Writer: David F. Walker
Pencils: Felipe Watanabe, Daniel HDR, and Julio Ferreira
Inks: Julio Ferreira and Colors: Adriano Lucas
Letters: Rob Leigh
Publisher: DC Comics
The life of Victor Stone has hit its stride. Between recent personal reveals concerning his family, fighting crime with Shazam, and using comedy to get through even the most dangerous situations…everything is looking up for Cyborg. Of course, all that means it will come crashing down rather quickly, sooner or later.
After a highly entertaining battle involving Shazam and Cyborg versus The Zookeeper (Yes, there are many animal related jokes.) highlighting a corner of the DC Universe that normally doesn’t get the spotlight. It show how both Science and Magic Bros aren’t made solely because they’re both in the Justice League. David Walker balances Victor’s home life, advances the Government plot, and teases surprising developments that build off the back end of the previous issue. The issue flips between the beginning of the Technology Act and the present featuring Cyborg and Shazam rounding up and gallantly fighting animal monsters. It’s here we see the usual suspects of government officials using illegal, outlawed tech to combat…soon to be illegal tech lest the Government have their way.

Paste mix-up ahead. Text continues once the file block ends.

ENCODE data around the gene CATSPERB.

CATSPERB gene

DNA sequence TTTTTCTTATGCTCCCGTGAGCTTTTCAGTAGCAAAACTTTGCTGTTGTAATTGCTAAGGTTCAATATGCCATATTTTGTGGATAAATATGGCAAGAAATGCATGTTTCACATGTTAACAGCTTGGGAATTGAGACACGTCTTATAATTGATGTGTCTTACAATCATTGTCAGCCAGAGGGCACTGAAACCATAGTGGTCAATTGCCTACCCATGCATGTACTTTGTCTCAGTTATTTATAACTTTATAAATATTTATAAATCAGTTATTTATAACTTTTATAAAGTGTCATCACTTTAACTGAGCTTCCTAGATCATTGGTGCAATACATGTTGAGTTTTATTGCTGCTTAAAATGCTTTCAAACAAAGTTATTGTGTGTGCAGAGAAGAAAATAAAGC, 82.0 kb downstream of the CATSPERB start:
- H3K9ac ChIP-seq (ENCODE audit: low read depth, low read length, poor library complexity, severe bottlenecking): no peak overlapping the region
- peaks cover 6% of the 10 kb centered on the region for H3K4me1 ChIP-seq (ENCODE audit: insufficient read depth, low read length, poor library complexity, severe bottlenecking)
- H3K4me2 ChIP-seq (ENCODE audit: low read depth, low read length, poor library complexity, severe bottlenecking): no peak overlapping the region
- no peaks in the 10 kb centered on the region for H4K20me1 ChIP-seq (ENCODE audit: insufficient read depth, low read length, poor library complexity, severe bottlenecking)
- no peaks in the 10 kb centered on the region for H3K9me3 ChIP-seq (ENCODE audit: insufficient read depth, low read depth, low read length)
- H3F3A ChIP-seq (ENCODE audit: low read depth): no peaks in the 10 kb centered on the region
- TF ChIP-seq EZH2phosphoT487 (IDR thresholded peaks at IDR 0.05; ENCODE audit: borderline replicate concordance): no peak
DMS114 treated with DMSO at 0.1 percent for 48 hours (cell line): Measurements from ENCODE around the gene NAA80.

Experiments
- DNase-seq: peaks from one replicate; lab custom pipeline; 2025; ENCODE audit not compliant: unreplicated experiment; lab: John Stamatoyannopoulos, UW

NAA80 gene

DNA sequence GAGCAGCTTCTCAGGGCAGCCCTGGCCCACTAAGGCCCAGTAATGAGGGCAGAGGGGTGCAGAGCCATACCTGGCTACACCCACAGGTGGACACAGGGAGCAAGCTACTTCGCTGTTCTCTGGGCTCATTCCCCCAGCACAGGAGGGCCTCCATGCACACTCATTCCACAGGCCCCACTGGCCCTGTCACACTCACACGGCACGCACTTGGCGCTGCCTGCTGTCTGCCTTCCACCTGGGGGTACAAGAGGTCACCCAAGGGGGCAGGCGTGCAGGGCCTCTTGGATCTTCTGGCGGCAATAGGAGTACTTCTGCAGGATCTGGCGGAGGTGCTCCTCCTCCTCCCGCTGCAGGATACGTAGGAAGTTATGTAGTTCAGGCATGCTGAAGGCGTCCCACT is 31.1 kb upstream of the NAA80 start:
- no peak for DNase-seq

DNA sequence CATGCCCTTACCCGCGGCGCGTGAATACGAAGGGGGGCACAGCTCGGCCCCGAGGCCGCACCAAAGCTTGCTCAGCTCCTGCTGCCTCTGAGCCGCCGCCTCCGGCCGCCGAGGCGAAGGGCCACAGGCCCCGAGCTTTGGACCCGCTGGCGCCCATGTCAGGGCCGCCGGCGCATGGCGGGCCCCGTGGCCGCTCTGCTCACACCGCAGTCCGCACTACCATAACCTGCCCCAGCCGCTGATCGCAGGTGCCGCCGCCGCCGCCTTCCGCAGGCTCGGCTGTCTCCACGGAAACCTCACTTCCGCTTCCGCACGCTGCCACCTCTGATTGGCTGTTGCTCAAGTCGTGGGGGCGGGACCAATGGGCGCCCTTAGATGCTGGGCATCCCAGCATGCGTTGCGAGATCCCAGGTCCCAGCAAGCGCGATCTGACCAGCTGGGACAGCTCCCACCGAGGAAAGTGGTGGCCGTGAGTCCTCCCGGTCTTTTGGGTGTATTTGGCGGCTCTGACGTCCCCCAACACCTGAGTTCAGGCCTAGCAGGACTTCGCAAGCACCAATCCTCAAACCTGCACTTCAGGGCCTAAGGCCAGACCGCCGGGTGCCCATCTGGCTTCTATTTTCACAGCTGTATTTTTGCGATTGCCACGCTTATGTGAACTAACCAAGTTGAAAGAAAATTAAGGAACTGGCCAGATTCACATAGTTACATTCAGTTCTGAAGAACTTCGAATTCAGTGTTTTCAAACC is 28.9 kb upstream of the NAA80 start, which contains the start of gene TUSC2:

The entire art team balances the lighthearted moments as well the more serious beats concerning the continuing effects the recent invasion has on STAR Labs and the people infected and tagged by the Government. It’s raising some questions like: “Is Cyborg technically property and owes the higher ups of the Military?” or “Is Victor Stone just a man with a bad hand, who uses his armor to do what needs to be done?” Walker utilizes past characters from the opening arc to tie everything together, and it brings a supporting character into a stronger role that puts him in direct line of Cyborg’s refusal to comply. Cyborg himself, thanks to both Walker and the art team, has a defining look and voice to match that gives him that confidence and cocky attitude that a teenage hero should have. Walker has hit his stride on this title, and it shows through the way Cyborg interacts with the larger sandbox and adapts to situations with his comedic side intact. Cyborg has healthy relationships and does his best to balance being a Justice Leaguer and his own personal side missions in the midst of overaching issues that could spell doom for those closest to him.
All things aside, Cyborg #8 is a step in the right direction for Victor Stone. David Walker gives him clear voice and empowers to Cyborg strike out on his own in a specific corner of the DCU. The solid art team gives him style and flair as they all work to create a great second installment to the latest arc.